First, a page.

With many of us now exclusively working remotely, it’s important to consider how this might be affecting our sleep quality
The past two years have marked a period of intense change for the world as a whole, with the COVID-19 pandemic impacting every aspect of modern life. The long-term effects of the COVID-19 crisis are still up in the air, but one thing is certain: for many of us, it has transformed the way we work.
Remote working became a necessity during the pandemic, and many organisations have chosen not to go back to the traditional office set-up and instead introduce home working permanently to provide staff with greater flexibility and freedom.
But with so many of us now spending our working hours at home, it’s important to ask what impact this might be having on our wider lifestyle and health, including our sleep health.
Research has explored the relationship between full time remote working and our sleep health
There has been a significant amount of research into the relationship between home working and sleep, especially over the past two years. One survey by Hammonds UK looked at the sleep habits of 2,000 people who had recently started working from home. They found that more than 70% of home workers reported some level of sleep disrupted, with a quarter of respondents stating that their sleeping pattern had been ‘very disrupted’ with restless, broken sleep every night.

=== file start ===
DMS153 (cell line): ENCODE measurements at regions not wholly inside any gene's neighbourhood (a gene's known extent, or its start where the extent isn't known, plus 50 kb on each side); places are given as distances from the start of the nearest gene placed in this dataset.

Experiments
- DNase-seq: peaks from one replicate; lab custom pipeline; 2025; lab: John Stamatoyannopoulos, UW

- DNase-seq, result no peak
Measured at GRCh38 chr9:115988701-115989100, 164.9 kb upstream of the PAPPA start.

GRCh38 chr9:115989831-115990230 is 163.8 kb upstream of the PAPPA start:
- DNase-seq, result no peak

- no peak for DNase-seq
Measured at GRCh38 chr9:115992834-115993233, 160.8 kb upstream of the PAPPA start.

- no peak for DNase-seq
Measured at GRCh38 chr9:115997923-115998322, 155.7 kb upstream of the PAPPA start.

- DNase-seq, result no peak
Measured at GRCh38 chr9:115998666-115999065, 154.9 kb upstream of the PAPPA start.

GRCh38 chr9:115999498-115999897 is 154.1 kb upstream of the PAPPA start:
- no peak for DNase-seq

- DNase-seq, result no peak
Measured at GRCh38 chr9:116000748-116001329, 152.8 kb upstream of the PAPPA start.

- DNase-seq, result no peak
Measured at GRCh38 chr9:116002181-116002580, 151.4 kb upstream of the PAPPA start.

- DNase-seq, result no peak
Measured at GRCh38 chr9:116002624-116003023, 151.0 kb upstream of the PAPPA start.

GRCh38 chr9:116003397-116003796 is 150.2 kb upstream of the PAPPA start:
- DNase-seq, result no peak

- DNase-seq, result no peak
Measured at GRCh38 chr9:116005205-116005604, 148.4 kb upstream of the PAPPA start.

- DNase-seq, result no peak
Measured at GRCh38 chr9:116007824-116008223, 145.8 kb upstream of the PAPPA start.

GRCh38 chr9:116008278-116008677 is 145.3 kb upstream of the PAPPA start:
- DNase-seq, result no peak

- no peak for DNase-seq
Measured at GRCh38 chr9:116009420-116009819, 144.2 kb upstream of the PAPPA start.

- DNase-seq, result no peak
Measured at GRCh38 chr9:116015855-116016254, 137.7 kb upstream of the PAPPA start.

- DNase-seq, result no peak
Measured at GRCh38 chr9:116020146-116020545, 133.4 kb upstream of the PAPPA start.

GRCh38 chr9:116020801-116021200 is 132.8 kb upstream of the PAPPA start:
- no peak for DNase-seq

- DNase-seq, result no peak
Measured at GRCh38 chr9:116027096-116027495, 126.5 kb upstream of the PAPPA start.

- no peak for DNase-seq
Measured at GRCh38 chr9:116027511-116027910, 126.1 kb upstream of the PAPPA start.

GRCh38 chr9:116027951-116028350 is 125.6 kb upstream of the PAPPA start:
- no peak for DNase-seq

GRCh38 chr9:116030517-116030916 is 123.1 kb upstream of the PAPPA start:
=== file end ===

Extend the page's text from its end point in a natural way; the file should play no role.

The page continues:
The study also looked at the circumstances surrounding participants’ remote working set-up, with only a fifth of respondents being lucky enough to have their own home office. Another fifth (21%) were working from their bedroom and, of these, 84% found their sleep pattern to be ‘disrupted’ or ‘very disrupted’.
Another study by the Medical University of South Carolina mirrored these results, finding that 40% of adults working from home report sleeping less and worse than when they worked in an office. Sleeping pill use also increased by 20%.
How to take control of your sleep quality when working from home
There are several theories about why working from home might damage your sleep health, with most of them relating to the fact that those of us who work from home have more trouble separating our work and downtime. This leads to people being unable to ‘leave work at work’ and switch off from work at the end of the day, especially if you consider your bedroom to be your workspace.
That’s why it’s important to put boundaries in place. Just because you’re working from home, that doesn’t mean you need to be available to work at all times. You should still stick to set working hours, just as you would if you were in the office, avoiding using your work devices outside of these hours. Give yourself a daily routine to stick to, as this will train your body to know when it’s time to focus and when it’s time to wind down.
There are certain steps you can take to care for your physical and mental health when working from home. Take regular breaks, and try to get some fresh air and natural light, particularly if you’re feeling tired. Staying hydrated will also help you keep your energy levels up during the day.